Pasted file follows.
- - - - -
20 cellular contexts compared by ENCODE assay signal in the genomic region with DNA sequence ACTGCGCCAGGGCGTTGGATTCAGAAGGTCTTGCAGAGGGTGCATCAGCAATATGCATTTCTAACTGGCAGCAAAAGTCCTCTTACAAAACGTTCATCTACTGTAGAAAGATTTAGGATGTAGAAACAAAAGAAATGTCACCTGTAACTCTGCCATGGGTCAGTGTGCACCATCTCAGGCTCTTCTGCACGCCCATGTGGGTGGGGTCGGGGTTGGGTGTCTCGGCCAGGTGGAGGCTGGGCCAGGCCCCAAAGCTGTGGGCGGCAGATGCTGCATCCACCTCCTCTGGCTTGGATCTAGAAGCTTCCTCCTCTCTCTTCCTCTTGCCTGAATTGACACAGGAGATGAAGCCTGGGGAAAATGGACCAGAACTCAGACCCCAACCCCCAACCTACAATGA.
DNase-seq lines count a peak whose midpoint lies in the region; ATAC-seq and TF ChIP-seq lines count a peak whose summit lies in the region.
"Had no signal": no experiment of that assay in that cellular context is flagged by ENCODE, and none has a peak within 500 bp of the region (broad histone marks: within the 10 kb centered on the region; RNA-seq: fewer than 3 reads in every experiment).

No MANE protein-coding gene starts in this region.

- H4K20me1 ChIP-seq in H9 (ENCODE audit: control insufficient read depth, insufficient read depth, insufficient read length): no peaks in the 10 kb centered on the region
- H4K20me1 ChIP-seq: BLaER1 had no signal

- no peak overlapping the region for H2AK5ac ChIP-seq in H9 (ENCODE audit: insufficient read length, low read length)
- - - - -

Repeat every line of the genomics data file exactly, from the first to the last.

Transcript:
20 cellular contexts compared by ENCODE assay signal in the genomic region with DNA sequence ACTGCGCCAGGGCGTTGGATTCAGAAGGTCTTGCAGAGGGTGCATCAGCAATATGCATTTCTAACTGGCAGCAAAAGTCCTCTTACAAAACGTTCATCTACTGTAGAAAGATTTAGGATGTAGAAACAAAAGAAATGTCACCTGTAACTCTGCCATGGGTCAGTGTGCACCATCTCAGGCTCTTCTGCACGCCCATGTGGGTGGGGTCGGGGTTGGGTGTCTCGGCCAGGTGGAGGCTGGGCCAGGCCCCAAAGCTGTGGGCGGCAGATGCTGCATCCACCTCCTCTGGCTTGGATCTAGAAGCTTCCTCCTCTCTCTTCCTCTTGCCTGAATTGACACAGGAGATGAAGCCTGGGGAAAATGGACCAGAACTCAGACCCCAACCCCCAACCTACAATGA.
DNase-seq lines count a peak whose midpoint lies in the region; ATAC-seq and TF ChIP-seq lines count a peak whose summit lies in the region.
"Had no signal": no experiment of that assay in that cellular context is flagged by ENCODE, and none has a peak within 500 bp of the region (broad histone marks: within the 10 kb centered on the region; RNA-seq: fewer than 3 reads in every experiment).

No MANE protein-coding gene starts in this region.

- H4K20me1 ChIP-seq in H9 (ENCODE audit: control insufficient read depth, insufficient read depth, insufficient read length): no peaks in the 10 kb centered on the region
- H4K20me1 ChIP-seq: BLaER1 had no signal

- no peak overlapping the region for H2AK5ac ChIP-seq in H9 (ENCODE audit: insufficient read length, low read length)